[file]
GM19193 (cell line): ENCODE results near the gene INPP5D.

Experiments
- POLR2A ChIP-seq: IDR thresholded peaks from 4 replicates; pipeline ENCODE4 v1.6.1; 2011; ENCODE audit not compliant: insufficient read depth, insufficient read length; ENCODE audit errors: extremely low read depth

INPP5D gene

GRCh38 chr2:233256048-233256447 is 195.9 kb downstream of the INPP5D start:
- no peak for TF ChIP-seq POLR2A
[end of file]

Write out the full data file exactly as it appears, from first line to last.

GM19193 (cell line): ENCODE results near the gene INPP5D.

Experiments
- POLR2A ChIP-seq: IDR thresholded peaks from 4 replicates; pipeline ENCODE4 v1.6.1; 2011; ENCODE audit not compliant: insufficient read depth, insufficient read length; ENCODE audit errors: extremely low read depth

INPP5D gene

GRCh38 chr2:233256048-233256447 is 195.9 kb downstream of the INPP5D start:
- no peak for TF ChIP-seq POLR2A